Where does India come in in the pharmaceutical industry?
This is how drug industry works.
New drugs are being developed by big pharmaceutical corporations in the developed world (mostly the US and Europe). When such originator drugs are launched, they are usually very expensive and patients and healthcare insurances have to pay even 100s of dollars per dollar of costs of actually making the drug.
Hepatitis C treatment area is a great example of that: Gilead Sciences developed an active molecule sofosbuvir
(in hindsight, they bought a company that developed sofosbuvir, and invested in clinical studies to bring it to the market). They registered a drug called Sovaldi that consists of 400mg sofosbuvir pills, and they are selling a single such pill for about $1000 in the US. The manufacturing costs to create such pill are a lot less than $10. But, after all, this is how pharmaceutical industry works.
India - 'A pharmacy for the developing world'
India is special because they enable access to expensive drugs by creating generic versions of such drugs. This is why India is dubbed 'A pharmacy for the developing world
'. They are known to produce low-cost medicines that are also being sold for low prices. Gilead may produce low-cost medicines (they will pay pennies on the dollar for production costs) but you'll never see them selling it for low prices.
Patents are how big pharmaceutical corporations secure monopoly in the drug business and is the reason why they can sell drugs at such high prices. What makes India so special is not only that they are capable of producing drugs; it is that they have a special patent law that is not so much in favour of big corporations than in the rest of the world - and this is exactly the law that Europe and the US want them to change.
Indian patent law is designed specifically to prevent ever greening. Ever greening is the practice of pharma business big players to extend or get new patents on old drugs - in many times by making small changes in the active molecule or package it is some new way. In such a way, the drug effectiveness is not significantly increased - but the company sales of the drugs are huge because they can get a patent for it as a novel drug and sell it at high prices. Well, that can't be done in India.
Here is an example of ever greening. AstraZeneca, the second biggest pharmaceutical company in the UK, has been selling a drug containing omeprazole for some years (omeprazole is a treatment for acid reflux in the stomach). When a patent on omeprazole was about to expire and the drugs they were selling for lets say $50 would be reduced to $10 due to generic competition, they 'invented' a new active molecule called esomeprazole. This is how they could not only maintain $50 drug prices, but even increase the price to lets say $70.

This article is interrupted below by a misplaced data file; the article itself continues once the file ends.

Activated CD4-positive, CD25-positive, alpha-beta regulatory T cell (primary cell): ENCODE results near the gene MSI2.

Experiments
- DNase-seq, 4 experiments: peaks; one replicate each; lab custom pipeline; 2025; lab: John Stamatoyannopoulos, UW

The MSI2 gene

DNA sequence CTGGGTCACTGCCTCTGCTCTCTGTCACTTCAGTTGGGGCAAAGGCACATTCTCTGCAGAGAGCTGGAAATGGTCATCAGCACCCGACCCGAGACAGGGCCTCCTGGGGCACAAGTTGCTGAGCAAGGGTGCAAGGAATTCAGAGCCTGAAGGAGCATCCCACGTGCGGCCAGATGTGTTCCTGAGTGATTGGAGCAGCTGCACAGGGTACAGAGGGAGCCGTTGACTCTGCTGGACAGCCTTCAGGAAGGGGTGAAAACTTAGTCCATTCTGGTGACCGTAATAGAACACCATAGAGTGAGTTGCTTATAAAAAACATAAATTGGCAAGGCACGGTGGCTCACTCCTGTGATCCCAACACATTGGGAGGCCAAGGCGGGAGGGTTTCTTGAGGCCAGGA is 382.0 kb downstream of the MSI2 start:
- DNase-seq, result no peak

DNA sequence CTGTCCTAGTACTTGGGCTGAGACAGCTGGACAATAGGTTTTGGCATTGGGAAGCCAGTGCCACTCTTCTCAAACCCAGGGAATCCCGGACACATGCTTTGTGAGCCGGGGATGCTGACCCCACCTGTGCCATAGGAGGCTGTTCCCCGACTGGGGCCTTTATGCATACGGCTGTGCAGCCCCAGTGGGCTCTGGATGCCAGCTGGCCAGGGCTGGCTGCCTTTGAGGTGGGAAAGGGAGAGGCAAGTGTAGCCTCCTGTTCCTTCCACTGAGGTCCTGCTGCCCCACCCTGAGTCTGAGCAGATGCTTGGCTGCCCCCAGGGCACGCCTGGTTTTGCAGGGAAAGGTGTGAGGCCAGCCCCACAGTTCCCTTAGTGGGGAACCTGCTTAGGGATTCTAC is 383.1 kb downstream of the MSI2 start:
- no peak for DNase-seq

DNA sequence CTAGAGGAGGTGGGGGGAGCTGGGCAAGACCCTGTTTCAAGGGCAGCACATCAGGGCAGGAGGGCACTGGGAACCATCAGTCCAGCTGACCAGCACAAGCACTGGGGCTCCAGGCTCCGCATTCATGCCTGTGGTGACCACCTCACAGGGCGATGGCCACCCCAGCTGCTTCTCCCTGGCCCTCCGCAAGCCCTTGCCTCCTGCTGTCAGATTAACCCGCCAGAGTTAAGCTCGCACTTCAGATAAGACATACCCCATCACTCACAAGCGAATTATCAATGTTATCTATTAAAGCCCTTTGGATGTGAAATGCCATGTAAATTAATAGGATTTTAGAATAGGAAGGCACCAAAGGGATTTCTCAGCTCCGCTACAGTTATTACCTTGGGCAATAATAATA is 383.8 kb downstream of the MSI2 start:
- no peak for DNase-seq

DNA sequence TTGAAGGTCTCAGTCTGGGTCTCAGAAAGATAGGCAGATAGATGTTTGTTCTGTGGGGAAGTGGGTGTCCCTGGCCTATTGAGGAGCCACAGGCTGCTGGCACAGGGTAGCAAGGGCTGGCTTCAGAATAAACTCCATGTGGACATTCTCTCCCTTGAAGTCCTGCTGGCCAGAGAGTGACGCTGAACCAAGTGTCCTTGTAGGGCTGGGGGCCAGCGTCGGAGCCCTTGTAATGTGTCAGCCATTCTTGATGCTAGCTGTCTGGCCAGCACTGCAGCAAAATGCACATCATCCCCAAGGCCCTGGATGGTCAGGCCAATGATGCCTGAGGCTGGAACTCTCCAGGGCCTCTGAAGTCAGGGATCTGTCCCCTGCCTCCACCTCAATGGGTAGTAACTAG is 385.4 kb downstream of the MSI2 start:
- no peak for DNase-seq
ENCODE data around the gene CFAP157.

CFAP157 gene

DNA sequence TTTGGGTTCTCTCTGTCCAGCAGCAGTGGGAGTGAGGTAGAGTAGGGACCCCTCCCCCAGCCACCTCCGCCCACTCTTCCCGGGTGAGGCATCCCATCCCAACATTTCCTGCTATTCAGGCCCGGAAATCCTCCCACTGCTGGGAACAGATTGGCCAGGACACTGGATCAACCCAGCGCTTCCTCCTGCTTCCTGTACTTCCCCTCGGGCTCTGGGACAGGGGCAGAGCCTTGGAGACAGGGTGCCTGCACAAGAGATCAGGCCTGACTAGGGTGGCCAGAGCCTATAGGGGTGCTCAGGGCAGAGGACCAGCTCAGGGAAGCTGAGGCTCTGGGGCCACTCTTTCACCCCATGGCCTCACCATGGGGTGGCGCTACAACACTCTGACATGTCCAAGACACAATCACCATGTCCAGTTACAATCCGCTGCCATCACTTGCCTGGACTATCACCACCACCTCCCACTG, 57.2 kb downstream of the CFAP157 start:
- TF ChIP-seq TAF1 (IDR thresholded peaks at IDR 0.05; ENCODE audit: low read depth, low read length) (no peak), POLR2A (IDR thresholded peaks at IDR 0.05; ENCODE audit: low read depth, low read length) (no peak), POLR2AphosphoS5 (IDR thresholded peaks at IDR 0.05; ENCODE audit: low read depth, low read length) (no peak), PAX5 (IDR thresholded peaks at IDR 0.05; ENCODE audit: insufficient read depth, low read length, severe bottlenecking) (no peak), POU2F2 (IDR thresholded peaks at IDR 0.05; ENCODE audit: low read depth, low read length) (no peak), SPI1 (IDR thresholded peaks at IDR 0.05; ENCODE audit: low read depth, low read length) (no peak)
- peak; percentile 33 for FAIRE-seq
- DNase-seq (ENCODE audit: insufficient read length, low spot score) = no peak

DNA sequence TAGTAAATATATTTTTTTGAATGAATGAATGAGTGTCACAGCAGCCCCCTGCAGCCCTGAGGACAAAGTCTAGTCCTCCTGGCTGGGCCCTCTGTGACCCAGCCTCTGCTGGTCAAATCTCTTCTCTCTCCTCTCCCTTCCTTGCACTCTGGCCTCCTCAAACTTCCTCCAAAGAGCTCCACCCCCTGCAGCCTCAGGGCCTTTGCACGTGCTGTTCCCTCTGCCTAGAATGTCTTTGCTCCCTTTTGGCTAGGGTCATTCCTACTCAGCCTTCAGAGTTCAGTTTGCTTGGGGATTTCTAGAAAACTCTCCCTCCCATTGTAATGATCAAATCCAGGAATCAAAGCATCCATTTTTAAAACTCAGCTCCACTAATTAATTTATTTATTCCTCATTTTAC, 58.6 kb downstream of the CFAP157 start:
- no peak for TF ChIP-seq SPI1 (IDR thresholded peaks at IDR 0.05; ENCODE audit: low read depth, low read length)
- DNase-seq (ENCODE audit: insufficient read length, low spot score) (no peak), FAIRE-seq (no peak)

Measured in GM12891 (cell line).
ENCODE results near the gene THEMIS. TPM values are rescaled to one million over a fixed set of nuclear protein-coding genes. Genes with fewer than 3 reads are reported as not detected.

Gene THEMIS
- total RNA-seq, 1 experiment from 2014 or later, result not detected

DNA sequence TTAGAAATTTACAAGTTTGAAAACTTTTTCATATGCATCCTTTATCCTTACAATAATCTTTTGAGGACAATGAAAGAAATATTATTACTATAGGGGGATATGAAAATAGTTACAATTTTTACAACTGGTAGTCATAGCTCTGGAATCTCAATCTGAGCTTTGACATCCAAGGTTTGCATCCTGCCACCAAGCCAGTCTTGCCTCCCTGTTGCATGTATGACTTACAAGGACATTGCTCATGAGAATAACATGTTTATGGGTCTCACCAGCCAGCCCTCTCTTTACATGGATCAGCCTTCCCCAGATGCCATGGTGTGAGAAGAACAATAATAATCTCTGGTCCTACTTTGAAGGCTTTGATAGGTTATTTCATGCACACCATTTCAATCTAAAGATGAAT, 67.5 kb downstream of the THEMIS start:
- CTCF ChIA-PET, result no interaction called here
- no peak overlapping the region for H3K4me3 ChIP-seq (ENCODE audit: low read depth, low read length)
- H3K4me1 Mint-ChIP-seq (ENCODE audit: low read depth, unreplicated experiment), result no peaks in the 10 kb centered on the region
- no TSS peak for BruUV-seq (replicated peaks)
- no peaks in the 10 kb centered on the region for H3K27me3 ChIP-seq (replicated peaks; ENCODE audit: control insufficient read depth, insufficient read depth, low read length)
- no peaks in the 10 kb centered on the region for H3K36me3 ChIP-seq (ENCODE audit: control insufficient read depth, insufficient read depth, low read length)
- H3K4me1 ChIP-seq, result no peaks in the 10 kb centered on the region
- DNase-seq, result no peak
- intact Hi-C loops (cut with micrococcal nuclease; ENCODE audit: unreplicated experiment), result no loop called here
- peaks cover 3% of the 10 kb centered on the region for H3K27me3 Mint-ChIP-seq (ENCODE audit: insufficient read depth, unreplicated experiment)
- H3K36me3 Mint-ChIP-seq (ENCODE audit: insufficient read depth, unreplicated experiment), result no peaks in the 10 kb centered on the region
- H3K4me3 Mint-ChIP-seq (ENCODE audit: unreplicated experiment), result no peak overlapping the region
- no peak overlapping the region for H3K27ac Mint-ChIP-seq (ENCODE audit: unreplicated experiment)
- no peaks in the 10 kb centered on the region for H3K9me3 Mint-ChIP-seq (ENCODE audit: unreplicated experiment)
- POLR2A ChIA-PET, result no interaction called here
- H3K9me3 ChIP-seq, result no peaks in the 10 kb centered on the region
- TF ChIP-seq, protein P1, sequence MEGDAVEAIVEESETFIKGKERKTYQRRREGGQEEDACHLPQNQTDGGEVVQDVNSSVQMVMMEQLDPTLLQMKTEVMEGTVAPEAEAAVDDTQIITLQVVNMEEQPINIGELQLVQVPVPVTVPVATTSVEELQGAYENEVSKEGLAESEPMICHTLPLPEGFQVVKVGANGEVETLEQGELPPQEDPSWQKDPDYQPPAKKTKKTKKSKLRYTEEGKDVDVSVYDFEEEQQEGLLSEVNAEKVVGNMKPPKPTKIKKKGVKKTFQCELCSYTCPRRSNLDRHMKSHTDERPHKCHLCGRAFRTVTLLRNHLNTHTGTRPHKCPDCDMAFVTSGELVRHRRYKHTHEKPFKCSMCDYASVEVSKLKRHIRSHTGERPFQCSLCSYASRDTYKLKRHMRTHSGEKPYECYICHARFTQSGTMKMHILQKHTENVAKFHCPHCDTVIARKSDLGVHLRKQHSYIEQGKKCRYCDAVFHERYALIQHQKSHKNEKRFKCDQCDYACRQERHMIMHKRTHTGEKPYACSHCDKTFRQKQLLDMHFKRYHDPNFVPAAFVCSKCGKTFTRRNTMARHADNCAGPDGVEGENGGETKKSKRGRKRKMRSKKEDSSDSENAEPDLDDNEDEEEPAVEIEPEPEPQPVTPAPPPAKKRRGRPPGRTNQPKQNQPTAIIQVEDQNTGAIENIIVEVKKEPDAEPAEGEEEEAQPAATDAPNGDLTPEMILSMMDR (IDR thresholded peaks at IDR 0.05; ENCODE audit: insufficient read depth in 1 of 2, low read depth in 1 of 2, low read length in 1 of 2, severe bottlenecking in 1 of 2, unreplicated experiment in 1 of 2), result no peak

The problem? Look at the difference between the drugs.
One does not need to be an expert in drug design to see that the molecules are practically identical; there is just a bit of a difference in the middle of the molecule (S-O bond). The treatment effects of both molecules are comparable; albeit esomeprazole was proven to be slightly better. AstraZeneca sold esomeprazole up till 2015 - at that point they were selling about $5 billion of esomeprazole per year. Without it, they would lose tens of billions of dollars that would remain in the pockets of their patients.
India's free trading agreement with Europe
In Hepatitis C world, the story of Australian Greg Jefferys
is well known. He was a Hepatitis C patient who couldn't afford $100,000 for the medicine Gilead Sciences was selling. He is one of the first who flew to India, bought generic Sovaldi for $1,200 and got cured. This is an example how every Hepatitis C patient can benefit from India's drug industry, and of course how the big corporations in the developed world can fail in extorting huge sums of money from people who know will die without the drugs the big pharma is selling.
With the recent renewal of India's free trade agreement with Europe, the practices of India's patent law offices are coming into question. If these laws would be changed to the laws in developed countries, there would be no more low-cost medicines for patients. There would be no more cheap Sovaldi and Harvoni for Hepatitis C patients.
The good news is that India is now likely to bow down to Europe.
'People will die' if India bows to Europe
The statement was made by Gregg Jefferys who experiences the first hand the harshness that big pharma possess and the solution that India's generic pharmaceutical industry presents.
Dr. Prabhash Ranjan, Prof. of Trade Law at South Asia University, is of an option that the patent law is not likely to be changed in India. India simply has too much to lose. Because of all the benefits of low-cost medicines, India is reaping a lot of success with the so-called 'Hepatitis C tourism' - welcoming people from all around the world who can't pay $100,000 for Hepatitis C drugs. They come to India for a week or two, get the drugs for $1000 or so, and are cured within 3 months.
We will let you know how everything turns out. In the meantime, be sure to contact us and get the Hepatitis C drugs from India while the loophole is still open.